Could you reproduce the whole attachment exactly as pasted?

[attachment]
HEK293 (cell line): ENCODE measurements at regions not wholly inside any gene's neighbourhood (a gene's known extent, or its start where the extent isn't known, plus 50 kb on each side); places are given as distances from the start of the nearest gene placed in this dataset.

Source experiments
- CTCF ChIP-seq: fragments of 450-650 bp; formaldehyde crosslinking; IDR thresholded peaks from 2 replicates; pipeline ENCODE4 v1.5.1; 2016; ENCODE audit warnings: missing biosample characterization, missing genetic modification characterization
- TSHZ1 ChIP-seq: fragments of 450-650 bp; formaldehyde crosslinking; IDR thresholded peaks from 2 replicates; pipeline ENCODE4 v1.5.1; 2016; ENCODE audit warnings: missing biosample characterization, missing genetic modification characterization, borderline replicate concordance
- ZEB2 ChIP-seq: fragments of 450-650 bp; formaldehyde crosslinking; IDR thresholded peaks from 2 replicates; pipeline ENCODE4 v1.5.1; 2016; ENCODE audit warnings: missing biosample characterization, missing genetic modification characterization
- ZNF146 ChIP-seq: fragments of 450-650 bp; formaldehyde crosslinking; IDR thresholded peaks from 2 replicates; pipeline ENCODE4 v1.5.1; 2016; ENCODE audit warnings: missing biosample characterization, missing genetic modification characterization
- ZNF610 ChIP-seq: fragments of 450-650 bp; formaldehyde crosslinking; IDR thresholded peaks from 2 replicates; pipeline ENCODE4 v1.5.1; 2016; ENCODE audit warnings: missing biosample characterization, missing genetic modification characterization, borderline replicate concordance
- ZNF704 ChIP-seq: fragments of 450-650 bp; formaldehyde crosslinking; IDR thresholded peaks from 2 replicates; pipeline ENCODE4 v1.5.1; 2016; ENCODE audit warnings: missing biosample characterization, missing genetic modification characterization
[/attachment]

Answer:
HEK293 (cell line): ENCODE measurements at regions not wholly inside any gene's neighbourhood (a gene's known extent, or its start where the extent isn't known, plus 50 kb on each side); places are given as distances from the start of the nearest gene placed in this dataset.

Source experiments
- CTCF ChIP-seq: fragments of 450-650 bp; formaldehyde crosslinking; IDR thresholded peaks from 2 replicates; pipeline ENCODE4 v1.5.1; 2016; ENCODE audit warnings: missing biosample characterization, missing genetic modification characterization
- TSHZ1 ChIP-seq: fragments of 450-650 bp; formaldehyde crosslinking; IDR thresholded peaks from 2 replicates; pipeline ENCODE4 v1.5.1; 2016; ENCODE audit warnings: missing biosample characterization, missing genetic modification characterization, borderline replicate concordance
- ZEB2 ChIP-seq: fragments of 450-650 bp; formaldehyde crosslinking; IDR thresholded peaks from 2 replicates; pipeline ENCODE4 v1.5.1; 2016; ENCODE audit warnings: missing biosample characterization, missing genetic modification characterization
- ZNF146 ChIP-seq: fragments of 450-650 bp; formaldehyde crosslinking; IDR thresholded peaks from 2 replicates; pipeline ENCODE4 v1.5.1; 2016; ENCODE audit warnings: missing biosample characterization, missing genetic modification characterization
- ZNF610 ChIP-seq: fragments of 450-650 bp; formaldehyde crosslinking; IDR thresholded peaks from 2 replicates; pipeline ENCODE4 v1.5.1; 2016; ENCODE audit warnings: missing biosample characterization, missing genetic modification characterization, borderline replicate concordance
- ZNF704 ChIP-seq: fragments of 450-650 bp; formaldehyde crosslinking; IDR thresholded peaks from 2 replicates; pipeline ENCODE4 v1.5.1; 2016; ENCODE audit warnings: missing biosample characterization, missing genetic modification characterization